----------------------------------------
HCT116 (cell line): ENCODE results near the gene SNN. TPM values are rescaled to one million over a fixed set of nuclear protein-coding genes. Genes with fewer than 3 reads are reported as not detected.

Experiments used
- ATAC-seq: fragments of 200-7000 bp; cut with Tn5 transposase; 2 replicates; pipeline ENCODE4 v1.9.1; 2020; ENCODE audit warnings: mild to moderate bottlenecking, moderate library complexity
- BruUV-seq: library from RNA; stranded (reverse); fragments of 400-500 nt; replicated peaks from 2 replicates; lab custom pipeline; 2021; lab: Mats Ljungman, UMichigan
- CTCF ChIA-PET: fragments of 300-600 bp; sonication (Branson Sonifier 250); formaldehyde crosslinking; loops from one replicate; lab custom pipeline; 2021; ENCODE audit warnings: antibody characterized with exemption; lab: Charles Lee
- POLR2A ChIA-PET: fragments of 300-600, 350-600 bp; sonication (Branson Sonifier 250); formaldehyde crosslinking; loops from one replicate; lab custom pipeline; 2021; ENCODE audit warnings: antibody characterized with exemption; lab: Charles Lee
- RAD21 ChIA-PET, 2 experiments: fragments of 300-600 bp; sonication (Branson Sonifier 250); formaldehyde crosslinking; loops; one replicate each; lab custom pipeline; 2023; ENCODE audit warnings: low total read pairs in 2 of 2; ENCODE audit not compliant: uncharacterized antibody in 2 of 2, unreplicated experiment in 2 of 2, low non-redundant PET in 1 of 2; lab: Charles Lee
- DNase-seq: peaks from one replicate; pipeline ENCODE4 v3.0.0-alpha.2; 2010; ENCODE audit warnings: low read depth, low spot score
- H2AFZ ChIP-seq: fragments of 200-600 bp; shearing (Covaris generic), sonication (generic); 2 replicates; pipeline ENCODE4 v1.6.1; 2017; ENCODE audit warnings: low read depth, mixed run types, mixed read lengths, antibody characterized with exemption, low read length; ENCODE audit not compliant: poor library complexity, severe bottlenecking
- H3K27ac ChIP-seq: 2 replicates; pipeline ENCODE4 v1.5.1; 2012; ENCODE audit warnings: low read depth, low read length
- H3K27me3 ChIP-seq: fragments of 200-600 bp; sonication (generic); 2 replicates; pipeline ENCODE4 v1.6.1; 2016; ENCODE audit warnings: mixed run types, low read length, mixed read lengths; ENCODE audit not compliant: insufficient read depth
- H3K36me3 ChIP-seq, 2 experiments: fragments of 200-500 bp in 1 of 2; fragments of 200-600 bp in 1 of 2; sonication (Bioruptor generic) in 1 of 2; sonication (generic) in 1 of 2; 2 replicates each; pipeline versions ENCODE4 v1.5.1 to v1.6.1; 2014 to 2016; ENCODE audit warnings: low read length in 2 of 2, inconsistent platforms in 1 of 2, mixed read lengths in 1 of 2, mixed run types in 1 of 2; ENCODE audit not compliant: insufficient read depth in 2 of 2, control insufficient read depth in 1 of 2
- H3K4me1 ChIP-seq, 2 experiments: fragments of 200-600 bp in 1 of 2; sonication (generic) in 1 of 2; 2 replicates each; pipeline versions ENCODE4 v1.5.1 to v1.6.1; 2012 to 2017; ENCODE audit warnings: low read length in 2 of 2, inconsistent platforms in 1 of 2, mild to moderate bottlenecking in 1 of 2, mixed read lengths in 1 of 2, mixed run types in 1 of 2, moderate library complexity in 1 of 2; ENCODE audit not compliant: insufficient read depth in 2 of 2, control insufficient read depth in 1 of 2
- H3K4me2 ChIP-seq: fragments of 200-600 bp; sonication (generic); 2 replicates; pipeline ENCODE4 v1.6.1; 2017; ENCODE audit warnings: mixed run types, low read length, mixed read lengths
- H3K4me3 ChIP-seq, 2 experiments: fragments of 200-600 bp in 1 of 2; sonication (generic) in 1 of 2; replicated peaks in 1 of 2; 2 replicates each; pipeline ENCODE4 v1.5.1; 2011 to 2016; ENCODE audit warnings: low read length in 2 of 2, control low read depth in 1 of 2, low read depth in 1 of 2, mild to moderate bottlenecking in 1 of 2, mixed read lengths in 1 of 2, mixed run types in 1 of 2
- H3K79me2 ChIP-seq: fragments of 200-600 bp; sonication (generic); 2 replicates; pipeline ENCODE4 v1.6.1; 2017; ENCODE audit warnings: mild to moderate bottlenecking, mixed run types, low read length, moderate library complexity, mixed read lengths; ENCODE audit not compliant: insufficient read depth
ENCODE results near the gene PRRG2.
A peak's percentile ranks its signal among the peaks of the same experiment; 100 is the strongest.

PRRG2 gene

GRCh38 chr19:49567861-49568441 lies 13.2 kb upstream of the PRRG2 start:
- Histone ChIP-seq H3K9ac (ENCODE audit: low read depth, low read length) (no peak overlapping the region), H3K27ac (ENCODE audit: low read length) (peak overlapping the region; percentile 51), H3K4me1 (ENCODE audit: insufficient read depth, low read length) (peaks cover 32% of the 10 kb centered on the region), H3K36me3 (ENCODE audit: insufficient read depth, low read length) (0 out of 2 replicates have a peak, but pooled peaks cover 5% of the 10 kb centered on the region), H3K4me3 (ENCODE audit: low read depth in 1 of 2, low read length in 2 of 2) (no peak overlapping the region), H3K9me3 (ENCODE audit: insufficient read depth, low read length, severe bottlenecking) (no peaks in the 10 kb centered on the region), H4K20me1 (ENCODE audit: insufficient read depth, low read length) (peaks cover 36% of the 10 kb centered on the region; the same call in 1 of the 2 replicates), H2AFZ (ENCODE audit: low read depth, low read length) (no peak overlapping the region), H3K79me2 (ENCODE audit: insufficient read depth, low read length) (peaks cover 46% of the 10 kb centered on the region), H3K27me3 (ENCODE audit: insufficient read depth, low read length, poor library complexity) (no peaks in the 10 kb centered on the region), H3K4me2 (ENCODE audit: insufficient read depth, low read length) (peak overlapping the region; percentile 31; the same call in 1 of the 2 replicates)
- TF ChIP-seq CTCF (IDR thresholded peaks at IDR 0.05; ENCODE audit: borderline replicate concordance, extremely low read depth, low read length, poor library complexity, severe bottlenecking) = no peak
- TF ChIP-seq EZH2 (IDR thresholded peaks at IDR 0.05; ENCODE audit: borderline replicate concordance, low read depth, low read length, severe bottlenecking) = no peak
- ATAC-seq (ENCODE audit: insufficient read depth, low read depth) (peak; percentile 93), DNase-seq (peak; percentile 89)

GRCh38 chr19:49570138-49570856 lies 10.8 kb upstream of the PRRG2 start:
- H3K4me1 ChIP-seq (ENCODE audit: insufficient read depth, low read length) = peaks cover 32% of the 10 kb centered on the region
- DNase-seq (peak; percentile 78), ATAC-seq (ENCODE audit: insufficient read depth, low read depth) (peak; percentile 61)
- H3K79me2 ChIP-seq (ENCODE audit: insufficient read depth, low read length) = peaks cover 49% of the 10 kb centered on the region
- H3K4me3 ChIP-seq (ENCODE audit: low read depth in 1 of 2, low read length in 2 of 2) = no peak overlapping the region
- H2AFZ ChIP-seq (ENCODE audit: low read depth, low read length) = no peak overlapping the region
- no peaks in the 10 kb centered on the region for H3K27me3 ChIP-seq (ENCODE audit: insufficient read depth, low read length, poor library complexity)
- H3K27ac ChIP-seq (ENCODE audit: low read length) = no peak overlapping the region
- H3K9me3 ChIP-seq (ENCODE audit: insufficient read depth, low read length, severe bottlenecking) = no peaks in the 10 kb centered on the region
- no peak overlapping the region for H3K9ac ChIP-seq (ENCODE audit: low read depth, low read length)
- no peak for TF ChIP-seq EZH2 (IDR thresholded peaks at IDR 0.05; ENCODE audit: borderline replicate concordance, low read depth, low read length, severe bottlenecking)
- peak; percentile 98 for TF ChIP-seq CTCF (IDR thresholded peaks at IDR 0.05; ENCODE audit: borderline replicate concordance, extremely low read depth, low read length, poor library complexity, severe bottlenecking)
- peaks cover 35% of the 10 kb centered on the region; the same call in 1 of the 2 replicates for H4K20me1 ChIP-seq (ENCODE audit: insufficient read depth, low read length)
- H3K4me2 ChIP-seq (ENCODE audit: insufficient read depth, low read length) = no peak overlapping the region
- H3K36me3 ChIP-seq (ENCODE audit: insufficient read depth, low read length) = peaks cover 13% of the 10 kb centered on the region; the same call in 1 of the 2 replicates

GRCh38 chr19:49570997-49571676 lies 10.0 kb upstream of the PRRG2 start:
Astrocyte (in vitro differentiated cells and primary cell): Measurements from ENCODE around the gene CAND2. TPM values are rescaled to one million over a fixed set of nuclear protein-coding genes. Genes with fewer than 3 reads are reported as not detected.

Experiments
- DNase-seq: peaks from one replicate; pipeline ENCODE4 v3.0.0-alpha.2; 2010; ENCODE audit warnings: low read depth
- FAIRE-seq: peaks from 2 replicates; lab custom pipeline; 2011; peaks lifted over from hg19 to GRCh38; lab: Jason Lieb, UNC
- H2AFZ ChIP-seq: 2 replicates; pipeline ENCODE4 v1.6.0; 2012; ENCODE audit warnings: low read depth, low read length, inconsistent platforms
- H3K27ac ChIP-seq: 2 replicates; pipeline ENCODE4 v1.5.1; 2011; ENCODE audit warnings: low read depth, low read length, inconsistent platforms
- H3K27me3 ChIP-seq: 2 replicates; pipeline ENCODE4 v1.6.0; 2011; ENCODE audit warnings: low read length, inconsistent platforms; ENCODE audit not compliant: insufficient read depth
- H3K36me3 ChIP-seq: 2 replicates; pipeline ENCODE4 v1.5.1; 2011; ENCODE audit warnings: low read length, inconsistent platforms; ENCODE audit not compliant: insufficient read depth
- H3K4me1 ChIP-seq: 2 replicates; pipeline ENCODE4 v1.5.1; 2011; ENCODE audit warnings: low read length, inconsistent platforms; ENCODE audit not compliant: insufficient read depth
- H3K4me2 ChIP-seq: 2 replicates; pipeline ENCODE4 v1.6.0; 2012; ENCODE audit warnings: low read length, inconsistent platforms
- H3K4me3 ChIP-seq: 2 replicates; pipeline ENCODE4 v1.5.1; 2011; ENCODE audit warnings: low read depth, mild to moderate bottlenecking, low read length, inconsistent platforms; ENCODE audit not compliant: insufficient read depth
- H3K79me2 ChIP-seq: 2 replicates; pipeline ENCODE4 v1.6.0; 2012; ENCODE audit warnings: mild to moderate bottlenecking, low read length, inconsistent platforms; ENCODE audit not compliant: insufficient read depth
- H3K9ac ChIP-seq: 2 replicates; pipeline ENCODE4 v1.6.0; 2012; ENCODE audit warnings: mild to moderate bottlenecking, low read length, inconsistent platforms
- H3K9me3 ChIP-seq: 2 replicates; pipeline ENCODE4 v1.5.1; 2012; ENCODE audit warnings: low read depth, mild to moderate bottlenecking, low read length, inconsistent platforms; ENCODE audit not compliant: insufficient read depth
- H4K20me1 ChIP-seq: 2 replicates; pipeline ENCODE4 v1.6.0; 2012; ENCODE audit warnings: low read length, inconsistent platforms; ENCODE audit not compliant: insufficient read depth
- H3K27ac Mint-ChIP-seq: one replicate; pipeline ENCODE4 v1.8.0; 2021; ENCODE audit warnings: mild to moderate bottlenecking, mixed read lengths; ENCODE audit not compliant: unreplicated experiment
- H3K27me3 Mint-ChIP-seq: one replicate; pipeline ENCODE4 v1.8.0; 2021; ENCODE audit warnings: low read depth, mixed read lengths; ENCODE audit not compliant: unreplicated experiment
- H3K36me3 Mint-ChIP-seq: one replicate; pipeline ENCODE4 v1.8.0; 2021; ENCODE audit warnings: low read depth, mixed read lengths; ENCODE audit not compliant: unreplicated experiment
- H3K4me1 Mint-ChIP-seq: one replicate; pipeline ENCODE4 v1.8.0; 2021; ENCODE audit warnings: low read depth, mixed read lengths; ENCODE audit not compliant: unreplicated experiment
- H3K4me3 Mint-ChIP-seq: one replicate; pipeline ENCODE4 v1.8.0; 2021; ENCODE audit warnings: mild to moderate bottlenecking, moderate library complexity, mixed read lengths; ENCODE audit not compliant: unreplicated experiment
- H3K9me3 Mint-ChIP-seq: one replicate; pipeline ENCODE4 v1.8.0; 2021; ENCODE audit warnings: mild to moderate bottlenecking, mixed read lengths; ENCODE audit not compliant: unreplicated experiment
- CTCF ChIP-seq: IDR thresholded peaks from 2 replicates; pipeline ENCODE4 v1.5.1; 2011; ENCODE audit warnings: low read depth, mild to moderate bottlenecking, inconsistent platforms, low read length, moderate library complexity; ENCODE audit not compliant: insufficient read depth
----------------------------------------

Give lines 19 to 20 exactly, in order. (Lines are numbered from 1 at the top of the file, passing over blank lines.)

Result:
PRRG2 gene

GRCh38 chr19:49567861-49568441 lies 13.2 kb upstream of the PRRG2 start: